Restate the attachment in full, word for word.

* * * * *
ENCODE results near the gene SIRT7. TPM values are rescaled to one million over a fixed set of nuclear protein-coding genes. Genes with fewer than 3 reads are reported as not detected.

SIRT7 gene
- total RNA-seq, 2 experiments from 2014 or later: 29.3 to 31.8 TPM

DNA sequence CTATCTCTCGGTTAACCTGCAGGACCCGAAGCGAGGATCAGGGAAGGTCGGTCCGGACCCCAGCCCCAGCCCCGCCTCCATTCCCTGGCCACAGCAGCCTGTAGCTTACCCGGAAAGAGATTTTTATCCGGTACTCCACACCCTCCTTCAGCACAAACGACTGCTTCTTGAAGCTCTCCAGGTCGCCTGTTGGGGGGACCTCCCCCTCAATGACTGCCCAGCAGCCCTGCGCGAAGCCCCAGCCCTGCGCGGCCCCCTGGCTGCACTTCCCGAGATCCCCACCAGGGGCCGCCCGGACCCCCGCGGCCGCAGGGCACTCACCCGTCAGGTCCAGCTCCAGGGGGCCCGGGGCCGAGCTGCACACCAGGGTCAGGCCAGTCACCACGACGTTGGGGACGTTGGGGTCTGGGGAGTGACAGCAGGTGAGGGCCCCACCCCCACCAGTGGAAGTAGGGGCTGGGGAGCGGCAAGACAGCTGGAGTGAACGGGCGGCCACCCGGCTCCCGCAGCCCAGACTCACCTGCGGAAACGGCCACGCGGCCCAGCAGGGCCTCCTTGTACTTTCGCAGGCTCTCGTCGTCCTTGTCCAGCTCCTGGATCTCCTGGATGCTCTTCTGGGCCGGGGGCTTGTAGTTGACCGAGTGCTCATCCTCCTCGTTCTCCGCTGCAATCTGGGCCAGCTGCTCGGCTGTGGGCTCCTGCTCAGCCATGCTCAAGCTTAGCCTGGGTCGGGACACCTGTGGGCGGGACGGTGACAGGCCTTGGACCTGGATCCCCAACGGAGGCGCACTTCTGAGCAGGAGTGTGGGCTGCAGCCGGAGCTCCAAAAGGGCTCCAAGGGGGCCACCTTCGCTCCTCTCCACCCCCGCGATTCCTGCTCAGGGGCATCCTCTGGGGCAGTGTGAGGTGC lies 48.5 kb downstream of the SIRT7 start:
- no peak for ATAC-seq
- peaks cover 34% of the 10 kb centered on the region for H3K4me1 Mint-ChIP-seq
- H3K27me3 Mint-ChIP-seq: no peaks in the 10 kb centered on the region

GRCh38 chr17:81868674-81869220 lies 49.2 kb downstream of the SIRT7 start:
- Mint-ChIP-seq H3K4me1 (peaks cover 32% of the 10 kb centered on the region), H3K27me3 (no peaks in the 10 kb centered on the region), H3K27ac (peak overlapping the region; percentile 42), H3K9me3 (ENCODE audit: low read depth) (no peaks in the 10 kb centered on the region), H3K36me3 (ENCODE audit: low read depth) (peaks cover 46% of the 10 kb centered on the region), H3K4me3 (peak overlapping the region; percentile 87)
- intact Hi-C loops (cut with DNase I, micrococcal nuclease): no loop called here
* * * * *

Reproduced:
ENCODE results near the gene SIRT7. TPM values are rescaled to one million over a fixed set of nuclear protein-coding genes. Genes with fewer than 3 reads are reported as not detected.

SIRT7 gene
- total RNA-seq, 2 experiments from 2014 or later: 29.3 to 31.8 TPM

DNA sequence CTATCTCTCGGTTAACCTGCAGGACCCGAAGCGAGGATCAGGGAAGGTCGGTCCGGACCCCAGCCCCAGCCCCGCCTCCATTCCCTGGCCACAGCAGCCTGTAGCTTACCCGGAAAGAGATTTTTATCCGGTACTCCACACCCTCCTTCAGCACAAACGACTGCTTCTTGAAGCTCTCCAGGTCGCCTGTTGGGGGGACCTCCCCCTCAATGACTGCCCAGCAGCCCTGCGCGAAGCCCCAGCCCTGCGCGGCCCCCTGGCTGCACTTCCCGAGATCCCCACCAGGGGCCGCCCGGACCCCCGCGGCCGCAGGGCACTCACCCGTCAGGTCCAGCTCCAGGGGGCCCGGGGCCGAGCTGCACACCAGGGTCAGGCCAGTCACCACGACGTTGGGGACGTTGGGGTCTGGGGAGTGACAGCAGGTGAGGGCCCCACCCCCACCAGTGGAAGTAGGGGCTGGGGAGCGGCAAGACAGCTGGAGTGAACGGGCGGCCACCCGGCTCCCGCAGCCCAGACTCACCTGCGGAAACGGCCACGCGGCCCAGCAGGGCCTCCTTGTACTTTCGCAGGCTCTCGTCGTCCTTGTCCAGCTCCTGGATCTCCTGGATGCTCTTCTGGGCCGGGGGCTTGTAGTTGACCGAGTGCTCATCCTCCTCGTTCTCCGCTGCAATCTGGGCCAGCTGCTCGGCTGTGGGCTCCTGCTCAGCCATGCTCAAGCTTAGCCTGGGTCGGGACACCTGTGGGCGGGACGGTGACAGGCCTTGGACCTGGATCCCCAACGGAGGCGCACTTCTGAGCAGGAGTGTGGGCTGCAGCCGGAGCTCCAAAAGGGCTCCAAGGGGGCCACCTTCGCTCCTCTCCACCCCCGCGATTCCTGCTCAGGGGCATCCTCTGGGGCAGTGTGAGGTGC lies 48.5 kb downstream of the SIRT7 start:
- no peak for ATAC-seq
- peaks cover 34% of the 10 kb centered on the region for H3K4me1 Mint-ChIP-seq
- H3K27me3 Mint-ChIP-seq: no peaks in the 10 kb centered on the region

GRCh38 chr17:81868674-81869220 lies 49.2 kb downstream of the SIRT7 start:
- Mint-ChIP-seq H3K4me1 (peaks cover 32% of the 10 kb centered on the region), H3K27me3 (no peaks in the 10 kb centered on the region), H3K27ac (peak overlapping the region; percentile 42), H3K9me3 (ENCODE audit: low read depth) (no peaks in the 10 kb centered on the region), H3K36me3 (ENCODE audit: low read depth) (peaks cover 46% of the 10 kb centered on the region), H3K4me3 (peak overlapping the region; percentile 87)
- intact Hi-C loops (cut with DNase I, micrococcal nuclease): no loop called here